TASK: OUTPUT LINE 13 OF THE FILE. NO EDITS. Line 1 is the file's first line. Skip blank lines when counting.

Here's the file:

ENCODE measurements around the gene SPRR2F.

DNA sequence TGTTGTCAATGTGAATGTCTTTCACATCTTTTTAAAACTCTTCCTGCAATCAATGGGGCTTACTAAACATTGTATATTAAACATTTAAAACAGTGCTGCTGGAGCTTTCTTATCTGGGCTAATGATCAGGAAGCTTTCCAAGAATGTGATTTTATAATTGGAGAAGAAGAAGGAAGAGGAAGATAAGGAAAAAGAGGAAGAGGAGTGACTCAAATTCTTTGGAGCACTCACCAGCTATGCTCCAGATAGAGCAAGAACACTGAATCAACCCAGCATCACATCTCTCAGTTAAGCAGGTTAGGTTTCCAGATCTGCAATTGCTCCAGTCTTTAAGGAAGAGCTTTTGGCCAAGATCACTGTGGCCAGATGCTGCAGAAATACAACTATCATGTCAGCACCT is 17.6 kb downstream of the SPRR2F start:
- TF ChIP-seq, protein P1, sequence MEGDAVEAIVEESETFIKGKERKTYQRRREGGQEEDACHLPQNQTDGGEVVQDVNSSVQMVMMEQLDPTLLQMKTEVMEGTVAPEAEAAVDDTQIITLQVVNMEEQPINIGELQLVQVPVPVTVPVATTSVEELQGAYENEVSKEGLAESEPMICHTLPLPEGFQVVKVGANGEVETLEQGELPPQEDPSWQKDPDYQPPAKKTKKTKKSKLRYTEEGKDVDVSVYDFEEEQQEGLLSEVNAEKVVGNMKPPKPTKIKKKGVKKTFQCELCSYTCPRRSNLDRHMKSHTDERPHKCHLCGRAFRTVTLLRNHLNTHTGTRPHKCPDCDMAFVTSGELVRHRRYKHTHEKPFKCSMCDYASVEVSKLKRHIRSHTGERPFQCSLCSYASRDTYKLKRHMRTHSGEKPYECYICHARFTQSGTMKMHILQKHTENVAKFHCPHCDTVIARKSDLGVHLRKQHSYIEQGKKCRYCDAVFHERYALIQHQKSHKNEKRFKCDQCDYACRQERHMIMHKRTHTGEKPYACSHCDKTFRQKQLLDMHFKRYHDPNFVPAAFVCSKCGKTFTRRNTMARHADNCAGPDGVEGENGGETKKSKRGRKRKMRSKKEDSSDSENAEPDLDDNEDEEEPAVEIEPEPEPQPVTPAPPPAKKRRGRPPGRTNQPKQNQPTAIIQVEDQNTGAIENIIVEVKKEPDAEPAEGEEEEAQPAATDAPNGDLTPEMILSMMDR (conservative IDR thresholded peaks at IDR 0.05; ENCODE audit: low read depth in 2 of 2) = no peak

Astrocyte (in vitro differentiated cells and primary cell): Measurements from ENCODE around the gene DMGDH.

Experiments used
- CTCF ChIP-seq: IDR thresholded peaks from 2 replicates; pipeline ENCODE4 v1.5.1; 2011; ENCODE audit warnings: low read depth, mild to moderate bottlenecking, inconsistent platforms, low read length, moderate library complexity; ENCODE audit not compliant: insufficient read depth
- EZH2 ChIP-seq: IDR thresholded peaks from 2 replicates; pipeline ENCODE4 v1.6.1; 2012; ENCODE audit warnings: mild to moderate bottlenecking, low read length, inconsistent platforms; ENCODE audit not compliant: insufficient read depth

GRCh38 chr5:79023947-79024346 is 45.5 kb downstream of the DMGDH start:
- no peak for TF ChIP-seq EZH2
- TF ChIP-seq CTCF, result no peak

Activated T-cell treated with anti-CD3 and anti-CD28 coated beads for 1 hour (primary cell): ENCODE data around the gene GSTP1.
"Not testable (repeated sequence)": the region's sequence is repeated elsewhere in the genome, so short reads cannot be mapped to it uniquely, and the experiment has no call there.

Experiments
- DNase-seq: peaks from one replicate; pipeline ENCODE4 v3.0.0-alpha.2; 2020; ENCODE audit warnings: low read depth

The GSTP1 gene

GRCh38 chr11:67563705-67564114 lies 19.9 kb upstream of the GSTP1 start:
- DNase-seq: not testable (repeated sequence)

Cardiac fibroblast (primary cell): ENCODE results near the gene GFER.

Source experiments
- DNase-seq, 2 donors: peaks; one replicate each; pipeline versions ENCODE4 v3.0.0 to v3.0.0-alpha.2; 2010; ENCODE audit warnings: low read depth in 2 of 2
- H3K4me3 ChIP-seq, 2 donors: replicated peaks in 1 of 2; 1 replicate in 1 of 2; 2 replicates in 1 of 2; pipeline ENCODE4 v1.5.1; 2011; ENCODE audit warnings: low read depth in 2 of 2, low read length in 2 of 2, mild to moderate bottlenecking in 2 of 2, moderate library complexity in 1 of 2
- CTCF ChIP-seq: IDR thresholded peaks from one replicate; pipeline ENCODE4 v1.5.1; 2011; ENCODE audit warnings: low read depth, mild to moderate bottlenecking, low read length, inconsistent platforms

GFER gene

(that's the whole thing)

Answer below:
Experiments